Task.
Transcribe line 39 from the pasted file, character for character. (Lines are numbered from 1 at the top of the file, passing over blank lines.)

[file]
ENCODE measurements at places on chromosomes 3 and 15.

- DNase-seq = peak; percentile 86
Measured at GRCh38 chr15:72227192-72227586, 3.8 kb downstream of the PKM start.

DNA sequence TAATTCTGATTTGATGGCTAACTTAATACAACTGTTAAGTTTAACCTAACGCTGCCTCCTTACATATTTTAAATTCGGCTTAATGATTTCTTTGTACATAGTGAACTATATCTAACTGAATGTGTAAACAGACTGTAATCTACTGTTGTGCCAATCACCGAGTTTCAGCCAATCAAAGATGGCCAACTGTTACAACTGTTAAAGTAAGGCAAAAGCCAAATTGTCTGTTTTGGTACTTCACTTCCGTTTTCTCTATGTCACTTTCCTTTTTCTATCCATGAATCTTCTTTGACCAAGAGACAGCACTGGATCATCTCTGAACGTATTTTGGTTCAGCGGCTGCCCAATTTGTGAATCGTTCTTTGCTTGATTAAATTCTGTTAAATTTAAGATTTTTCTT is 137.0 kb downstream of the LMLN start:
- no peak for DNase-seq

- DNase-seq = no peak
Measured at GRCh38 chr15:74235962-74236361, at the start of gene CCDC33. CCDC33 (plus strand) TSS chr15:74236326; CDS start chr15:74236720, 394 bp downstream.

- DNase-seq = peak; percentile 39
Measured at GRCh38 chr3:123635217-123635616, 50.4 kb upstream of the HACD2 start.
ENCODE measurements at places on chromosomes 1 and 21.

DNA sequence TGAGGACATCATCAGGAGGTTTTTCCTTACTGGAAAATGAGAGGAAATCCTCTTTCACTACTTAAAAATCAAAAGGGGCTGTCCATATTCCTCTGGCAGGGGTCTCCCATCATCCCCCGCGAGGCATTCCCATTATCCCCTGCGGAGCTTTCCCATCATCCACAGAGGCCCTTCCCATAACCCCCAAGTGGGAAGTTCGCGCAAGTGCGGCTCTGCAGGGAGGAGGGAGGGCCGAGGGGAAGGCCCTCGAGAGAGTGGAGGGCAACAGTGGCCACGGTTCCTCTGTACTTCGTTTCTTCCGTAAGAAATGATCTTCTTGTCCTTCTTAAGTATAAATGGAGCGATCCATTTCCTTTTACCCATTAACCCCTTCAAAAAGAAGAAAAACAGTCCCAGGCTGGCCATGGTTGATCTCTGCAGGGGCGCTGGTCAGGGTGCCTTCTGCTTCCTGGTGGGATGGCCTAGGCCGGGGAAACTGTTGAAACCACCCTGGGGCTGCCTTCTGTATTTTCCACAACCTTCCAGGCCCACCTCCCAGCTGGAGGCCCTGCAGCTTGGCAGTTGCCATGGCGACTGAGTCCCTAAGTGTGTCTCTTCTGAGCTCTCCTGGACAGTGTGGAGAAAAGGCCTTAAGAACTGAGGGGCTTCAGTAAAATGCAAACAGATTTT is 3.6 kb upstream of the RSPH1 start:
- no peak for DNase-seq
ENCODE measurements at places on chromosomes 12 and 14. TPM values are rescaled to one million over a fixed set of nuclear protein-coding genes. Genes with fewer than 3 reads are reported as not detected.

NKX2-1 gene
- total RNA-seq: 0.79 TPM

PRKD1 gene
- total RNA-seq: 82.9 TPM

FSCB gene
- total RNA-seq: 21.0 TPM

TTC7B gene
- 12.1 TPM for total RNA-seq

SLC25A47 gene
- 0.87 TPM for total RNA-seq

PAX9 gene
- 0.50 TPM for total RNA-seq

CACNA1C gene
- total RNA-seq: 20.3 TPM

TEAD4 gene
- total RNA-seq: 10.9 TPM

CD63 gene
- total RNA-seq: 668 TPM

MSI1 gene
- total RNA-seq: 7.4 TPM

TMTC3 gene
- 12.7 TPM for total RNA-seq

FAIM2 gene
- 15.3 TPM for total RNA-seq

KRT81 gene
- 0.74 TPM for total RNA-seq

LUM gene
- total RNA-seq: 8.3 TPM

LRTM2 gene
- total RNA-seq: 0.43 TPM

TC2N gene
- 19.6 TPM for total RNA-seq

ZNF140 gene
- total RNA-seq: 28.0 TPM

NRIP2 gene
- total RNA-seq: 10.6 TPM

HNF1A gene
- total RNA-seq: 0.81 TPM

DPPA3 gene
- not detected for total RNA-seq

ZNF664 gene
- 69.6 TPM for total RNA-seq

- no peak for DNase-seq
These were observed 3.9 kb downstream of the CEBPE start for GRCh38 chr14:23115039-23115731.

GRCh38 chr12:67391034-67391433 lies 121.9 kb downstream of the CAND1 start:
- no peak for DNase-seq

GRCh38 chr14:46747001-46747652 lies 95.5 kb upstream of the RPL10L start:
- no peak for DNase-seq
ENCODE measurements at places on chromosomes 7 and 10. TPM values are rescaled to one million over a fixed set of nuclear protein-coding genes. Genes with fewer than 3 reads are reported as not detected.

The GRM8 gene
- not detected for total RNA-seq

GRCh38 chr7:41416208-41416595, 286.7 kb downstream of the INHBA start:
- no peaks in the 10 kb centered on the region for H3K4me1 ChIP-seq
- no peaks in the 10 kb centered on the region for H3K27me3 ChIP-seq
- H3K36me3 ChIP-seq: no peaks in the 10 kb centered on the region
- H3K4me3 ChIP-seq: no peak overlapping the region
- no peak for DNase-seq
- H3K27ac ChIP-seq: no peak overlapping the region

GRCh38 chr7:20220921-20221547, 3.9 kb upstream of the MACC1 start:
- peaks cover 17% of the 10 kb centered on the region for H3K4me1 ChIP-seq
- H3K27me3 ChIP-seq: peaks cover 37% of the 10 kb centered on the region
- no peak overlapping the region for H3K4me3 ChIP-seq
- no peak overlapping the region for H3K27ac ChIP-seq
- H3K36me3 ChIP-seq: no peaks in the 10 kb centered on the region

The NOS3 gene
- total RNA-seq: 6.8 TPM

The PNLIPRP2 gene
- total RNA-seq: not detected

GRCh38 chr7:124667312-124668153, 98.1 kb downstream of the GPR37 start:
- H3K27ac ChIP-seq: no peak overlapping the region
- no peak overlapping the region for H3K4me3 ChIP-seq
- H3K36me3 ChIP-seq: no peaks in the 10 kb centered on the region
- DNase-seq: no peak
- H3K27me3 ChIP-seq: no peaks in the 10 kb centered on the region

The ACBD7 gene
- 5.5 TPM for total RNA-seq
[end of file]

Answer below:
- 0.74 TPM for total RNA-seq